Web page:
AVIATR (Aerial Vehicle for In-situ and Airborne Titan Reconnaissance) is a proposed exploration mission that could fly the skies of Saturn's moon Titan.
The AVIATR drone would learn more about the moon's geography and atmosphere and was explained in an online article published in Experimental Astronomy by Dr. Jason W. Barnes of the University of Idaho.
AVIATR consists of three vehicles: a space travel vehicle, an entry and descent vehicle, and an atmosphere surfing long-distance style plane.
Why go to Titan and spend an estimated $715 million to do it Barnes' way? Titan is actually one of the most Earth-like worlds we've found. Titan has a "substantial, active atmosphere and complex, Earth-like processes that shape its surface." A surface that is chiseled by rains and ground flows of liquid ethane and methane. As Earth-like as Titan is, it is still an alien world which is sure to yield more stunning surprises.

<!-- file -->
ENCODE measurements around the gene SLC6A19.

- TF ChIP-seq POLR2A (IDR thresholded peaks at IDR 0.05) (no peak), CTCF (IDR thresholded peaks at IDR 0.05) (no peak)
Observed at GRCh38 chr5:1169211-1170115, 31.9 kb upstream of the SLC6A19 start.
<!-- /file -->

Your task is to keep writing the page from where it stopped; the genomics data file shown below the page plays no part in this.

NASA's Cassini spacecraft arrived at Saturn in 2004 and on January 14, 2005, it dropped the Huygens probe through Titan's atmosphere for the first landing on a body in the outer solar system. The Huygens probe sent back incredible images from its descent through the atmosphere and of the surrounding landscape once it hit the ground.
One of AVIATR's science missions will be to explore parts of Titan not seen by Cassini-Huygen like Titan's "blandlands". Another would be to look for signs of "prebiotic molecules and evidence for astrobiological activitys" and to scope out potential landing sites of interest for future missions to Titan.
Why not use a balloon as some other potential missions have proposed? According to Barnes, one of the reasons is that "Heavier-than-air flight on Titan is easier than anywhere else in the solar system. With over 4 times more air and 7 times less gravity than Earth, flight on Titan is 28 times easier than it is here" and the "airplane solution has a lower programmatic and comparable operational risk posture to a balloon" as well.
It's thrilling to think about a drone soaring through Titan's skies, but it likely isn't going to happen any time soon as NASA has Europa in its sights for first priority missions.
For more detailed information about the proposed mission, read the full article here.
The Huffington Post’s Weird News email delivers unbelievably strange, yet absolutely true news once a week straight to your inbox. Learn more